We advise that you check through the assignment which will be included in the email to ensure that the student’s name or other confidential information is not revealed.  If you find instances of the student’s name or other confidential information in the text we recommend that the name is replaced in red text with the message: "Student name removed - General Data Protection Regulation (GDPR)" or "Confidential Information removed - General Data Protection Regulation (GDPR)"

Business School Final Projects

If you are enrolled on a Final Year Project module in the Business School, and receive a request to release a paper, please contact AQS with the details. You can then delete the email. 
  
AQS will make a decision on whether to release the assignment – submissions marked as confidential will not be released. Non-confidential submissions will have personal information removed prior to releasing the submission to the requesting Universit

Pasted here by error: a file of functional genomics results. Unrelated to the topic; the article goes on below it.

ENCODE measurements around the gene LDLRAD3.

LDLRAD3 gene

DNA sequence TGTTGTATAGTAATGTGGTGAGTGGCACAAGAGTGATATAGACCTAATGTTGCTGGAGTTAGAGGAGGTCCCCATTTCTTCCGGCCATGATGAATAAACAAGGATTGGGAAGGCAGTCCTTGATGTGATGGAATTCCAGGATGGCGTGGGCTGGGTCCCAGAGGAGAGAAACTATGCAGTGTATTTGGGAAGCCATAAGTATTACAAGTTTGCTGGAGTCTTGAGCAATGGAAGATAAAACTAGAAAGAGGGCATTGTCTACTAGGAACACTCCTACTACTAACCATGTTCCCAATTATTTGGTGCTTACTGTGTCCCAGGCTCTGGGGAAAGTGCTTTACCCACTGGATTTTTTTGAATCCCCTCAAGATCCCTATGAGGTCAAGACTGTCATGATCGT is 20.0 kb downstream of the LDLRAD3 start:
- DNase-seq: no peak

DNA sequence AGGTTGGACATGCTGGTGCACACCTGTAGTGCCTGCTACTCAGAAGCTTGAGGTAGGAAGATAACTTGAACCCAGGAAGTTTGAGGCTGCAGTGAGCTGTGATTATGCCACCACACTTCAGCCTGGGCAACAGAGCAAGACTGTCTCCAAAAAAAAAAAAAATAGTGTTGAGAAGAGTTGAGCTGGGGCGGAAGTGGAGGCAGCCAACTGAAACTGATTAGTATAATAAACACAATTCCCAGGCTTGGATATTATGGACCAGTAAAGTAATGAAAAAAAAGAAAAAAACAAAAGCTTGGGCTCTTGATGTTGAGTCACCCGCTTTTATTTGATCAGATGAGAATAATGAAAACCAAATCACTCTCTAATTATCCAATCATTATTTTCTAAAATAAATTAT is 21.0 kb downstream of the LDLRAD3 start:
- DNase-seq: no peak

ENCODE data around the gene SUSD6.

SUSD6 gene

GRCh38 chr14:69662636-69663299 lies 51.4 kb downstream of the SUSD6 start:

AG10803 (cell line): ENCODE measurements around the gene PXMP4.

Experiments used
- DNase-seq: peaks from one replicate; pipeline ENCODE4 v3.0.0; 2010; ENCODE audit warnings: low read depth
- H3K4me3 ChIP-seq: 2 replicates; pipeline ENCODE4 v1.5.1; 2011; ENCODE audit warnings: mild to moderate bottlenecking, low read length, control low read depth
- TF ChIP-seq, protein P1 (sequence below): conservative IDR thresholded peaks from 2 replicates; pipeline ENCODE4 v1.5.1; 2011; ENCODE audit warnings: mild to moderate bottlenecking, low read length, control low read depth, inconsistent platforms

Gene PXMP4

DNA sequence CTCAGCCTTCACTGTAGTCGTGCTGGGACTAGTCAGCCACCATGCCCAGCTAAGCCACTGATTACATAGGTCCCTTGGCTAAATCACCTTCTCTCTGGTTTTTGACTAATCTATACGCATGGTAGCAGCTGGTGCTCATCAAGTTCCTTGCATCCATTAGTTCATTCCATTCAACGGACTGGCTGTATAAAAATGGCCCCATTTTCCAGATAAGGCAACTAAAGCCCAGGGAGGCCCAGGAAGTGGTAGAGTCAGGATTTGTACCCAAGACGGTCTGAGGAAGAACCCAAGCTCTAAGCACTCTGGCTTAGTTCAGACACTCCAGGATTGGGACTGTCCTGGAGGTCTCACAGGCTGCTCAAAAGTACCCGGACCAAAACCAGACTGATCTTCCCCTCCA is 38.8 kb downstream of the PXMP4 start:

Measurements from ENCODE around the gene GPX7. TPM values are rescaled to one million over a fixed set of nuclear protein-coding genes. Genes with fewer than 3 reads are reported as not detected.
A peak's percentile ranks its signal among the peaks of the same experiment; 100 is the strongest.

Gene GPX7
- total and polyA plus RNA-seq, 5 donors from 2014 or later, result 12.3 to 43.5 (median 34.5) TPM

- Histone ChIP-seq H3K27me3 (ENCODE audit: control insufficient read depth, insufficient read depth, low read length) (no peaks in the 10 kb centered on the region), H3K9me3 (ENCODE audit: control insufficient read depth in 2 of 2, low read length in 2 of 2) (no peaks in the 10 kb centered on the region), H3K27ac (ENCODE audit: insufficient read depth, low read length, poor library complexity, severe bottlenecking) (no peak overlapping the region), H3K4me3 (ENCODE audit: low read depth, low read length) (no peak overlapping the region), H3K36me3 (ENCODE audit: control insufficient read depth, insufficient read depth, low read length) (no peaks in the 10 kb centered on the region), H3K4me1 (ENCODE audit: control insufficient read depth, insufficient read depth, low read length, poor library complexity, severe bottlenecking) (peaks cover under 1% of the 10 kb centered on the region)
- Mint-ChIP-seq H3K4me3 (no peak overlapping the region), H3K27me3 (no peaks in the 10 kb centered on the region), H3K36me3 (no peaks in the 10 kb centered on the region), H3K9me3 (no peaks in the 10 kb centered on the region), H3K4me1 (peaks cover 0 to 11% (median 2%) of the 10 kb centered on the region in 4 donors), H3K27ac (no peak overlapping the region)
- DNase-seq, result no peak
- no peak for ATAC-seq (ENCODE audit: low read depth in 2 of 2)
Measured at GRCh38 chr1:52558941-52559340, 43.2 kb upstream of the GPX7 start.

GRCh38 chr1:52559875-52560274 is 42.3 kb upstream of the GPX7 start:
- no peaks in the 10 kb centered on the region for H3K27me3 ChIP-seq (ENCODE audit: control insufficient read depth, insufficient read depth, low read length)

When do Turnitin assignments expire and become read only?

A class within Turnitin is equivalent to a Moodle module and has a natural shelf life of 5 years.  So if you set up a new module today, it will be 'active' until 2023. Within that 5 year period, when the class is initially set up, Turnitin automatically allocates a class end date for 6 months time.  So, if you set up a class today, it can last a total of 5 years, but the class would have an end date after 6 months.  Whenever you add a new assignment to that class, the end date will automatically extend 6 months into the future until the natural shelf-life date is reached.  Once this date is reached, no further assignments can be added.